Their leader, “Lego Teaches a Lesson in Business Innovation” (FT View, Jul 3) failed to mention that Lego’s toys were made entirely of wood before the plastic block, which is a far more sustainable material. Switching to recycled plastic is certainly a technical challenge, but hardly innovative; also no vegetable plastics, which have been around for some time.
In both cases, the real challenge lies in the supply chain, for which Lego will have to rely on an industry that is still heavily dependent on mandates and subsidies.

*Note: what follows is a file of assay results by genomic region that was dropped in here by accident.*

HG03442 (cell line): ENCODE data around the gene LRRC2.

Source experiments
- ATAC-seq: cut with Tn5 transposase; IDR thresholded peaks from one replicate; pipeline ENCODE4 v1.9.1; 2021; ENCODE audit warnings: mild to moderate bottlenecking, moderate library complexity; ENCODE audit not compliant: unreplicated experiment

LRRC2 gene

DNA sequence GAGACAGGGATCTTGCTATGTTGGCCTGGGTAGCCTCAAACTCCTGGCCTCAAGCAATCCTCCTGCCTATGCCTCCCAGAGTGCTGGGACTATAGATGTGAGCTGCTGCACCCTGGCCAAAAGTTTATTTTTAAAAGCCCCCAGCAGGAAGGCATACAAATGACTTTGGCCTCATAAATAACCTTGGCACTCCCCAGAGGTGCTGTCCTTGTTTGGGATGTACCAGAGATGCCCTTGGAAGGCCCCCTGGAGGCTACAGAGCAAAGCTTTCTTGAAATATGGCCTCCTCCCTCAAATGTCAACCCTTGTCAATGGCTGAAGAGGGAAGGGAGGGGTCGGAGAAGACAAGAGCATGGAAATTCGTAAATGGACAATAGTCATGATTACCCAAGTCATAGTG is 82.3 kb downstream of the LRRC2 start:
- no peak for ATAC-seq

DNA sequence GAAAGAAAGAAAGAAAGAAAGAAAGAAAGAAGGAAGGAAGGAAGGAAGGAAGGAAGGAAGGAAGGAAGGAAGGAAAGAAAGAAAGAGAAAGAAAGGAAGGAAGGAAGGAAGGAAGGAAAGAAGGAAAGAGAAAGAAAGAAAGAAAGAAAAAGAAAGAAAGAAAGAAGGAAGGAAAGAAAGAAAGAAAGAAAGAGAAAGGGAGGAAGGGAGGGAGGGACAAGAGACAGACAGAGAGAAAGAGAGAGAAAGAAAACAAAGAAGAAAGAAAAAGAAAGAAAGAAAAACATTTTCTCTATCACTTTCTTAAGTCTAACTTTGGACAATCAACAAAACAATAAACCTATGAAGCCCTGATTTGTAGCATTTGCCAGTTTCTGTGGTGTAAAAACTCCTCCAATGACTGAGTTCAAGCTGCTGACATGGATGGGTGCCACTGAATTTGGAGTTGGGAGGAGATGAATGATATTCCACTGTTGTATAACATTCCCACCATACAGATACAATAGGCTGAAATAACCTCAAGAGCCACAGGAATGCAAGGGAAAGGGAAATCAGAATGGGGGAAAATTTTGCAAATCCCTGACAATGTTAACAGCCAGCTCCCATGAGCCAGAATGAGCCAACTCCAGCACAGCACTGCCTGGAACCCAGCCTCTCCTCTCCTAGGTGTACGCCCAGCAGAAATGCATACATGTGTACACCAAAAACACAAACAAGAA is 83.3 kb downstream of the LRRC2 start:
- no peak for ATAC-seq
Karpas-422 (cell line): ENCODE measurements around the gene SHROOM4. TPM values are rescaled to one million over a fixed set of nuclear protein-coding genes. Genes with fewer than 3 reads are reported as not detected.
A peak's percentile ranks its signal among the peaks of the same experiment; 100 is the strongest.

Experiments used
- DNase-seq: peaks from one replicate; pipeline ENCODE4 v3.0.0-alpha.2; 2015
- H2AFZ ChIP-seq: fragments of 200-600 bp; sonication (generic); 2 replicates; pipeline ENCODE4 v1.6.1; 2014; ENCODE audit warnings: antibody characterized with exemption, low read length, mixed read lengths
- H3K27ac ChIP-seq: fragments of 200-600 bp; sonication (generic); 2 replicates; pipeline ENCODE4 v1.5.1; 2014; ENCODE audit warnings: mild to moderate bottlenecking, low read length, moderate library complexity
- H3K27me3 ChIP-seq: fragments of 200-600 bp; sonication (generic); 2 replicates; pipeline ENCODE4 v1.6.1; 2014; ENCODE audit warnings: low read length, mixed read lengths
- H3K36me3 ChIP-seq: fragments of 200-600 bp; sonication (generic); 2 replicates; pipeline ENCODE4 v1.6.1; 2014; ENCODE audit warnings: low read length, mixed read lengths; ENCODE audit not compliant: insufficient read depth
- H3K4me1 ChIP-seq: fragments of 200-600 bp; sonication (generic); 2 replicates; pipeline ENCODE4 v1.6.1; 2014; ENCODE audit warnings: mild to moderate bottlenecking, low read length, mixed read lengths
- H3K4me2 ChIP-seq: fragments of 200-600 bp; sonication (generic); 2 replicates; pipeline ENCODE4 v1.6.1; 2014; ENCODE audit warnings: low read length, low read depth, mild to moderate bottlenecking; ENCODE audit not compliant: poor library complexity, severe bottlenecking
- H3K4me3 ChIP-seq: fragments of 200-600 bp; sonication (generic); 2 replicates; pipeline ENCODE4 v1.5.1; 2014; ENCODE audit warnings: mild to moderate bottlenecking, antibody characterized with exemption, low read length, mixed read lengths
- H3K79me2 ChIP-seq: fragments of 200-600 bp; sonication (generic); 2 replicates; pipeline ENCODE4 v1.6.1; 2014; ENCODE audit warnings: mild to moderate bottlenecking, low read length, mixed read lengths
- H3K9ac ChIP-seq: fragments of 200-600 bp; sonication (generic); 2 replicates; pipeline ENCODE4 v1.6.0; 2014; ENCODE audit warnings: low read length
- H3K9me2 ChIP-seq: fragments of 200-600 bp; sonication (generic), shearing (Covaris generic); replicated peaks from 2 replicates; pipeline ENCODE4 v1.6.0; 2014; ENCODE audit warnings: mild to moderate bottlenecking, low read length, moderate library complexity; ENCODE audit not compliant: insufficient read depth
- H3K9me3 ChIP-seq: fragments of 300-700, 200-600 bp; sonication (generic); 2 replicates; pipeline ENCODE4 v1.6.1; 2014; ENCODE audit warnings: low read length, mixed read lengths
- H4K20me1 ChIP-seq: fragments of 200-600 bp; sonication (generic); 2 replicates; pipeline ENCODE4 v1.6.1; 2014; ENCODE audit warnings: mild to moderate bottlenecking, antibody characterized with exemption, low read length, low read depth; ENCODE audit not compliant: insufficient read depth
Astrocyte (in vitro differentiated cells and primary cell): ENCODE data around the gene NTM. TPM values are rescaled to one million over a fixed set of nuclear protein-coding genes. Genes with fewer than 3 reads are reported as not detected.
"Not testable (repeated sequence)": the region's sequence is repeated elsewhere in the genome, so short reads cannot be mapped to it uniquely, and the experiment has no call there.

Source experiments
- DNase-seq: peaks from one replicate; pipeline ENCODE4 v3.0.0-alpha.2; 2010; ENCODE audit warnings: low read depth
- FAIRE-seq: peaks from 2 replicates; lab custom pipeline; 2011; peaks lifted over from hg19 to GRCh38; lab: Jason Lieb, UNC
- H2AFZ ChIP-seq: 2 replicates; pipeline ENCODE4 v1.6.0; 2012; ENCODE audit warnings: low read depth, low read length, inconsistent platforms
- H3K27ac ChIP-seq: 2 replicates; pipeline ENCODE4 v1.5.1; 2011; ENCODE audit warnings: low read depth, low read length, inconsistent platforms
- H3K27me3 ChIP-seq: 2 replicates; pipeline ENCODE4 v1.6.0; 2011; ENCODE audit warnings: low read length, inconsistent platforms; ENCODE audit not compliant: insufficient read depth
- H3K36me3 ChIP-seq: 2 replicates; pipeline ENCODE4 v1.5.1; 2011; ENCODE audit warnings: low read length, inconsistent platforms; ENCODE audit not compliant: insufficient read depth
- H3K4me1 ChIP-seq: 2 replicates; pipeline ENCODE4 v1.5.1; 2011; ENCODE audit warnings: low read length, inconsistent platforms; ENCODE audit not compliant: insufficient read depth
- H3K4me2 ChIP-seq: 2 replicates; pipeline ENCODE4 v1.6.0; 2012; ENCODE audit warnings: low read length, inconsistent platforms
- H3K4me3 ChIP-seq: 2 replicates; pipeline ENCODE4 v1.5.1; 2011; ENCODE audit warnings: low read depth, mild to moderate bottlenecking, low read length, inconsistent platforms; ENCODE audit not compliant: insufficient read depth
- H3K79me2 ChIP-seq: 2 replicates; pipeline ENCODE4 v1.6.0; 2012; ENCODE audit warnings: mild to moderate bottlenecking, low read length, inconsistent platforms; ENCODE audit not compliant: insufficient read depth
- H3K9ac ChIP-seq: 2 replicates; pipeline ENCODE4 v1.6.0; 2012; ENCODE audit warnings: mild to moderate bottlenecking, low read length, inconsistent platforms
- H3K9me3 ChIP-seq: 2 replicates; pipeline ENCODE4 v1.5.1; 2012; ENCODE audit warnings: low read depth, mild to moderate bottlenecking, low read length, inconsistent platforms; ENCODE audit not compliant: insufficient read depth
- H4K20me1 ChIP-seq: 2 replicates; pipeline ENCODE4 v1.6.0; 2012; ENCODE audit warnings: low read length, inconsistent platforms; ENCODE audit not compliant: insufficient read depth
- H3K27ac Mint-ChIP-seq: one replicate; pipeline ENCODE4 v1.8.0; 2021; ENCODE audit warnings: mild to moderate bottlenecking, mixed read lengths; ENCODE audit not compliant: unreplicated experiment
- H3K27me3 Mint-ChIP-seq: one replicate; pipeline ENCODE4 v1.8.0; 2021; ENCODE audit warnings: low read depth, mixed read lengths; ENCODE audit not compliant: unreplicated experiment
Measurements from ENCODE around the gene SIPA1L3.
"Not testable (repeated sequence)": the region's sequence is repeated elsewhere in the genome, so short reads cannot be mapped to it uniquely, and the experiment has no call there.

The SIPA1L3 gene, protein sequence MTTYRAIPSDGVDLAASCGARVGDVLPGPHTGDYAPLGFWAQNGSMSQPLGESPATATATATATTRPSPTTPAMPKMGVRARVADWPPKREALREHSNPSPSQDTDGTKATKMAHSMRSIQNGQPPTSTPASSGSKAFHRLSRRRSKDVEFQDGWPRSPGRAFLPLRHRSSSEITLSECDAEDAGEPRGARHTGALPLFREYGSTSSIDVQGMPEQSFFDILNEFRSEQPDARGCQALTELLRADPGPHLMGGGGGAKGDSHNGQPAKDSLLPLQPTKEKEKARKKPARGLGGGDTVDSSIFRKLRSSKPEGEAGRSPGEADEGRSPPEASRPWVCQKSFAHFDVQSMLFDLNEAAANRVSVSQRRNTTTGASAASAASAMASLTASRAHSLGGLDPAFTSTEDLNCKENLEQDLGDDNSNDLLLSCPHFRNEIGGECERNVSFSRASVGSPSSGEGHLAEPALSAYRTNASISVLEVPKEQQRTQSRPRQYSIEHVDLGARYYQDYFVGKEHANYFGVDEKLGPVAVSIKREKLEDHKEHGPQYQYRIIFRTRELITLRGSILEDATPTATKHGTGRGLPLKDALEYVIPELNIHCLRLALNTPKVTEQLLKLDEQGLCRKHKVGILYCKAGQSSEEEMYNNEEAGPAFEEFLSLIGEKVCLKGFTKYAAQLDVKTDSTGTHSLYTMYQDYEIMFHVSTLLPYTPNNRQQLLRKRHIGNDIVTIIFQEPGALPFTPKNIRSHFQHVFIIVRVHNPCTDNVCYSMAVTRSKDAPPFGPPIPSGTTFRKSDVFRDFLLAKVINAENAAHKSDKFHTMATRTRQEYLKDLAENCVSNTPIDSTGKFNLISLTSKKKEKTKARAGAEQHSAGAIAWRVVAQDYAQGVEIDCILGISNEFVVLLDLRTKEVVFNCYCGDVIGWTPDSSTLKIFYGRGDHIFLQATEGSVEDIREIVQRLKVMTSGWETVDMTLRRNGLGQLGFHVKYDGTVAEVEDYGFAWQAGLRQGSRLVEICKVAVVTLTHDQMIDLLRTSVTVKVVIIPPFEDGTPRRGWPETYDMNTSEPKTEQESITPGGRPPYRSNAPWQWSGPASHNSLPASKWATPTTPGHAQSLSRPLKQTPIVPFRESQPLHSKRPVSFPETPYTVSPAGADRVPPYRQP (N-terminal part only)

A real paradigm shift for Lego would be to stop selling building kits, which, contrary to what the article claims, usually end up as loose pieces scattered around the house, and instead switch to an “experience” -based business model where kids (and Adults) can pay a flat fee for a few hours to assemble and disassemble anything that conjures their imaginations.
The die-hard collectors who want to spend thousands of dollars to own a limited edition set can still do so; but for the vast majority of enthusiasts, it’s the fun of playing rather than owning Lego that matters. There are already some online services that rent sets; Lego could easily start a franchise and make sure all the bricks they make are taken into account, the dream of circular economy advocates!
Vienna, VA, USA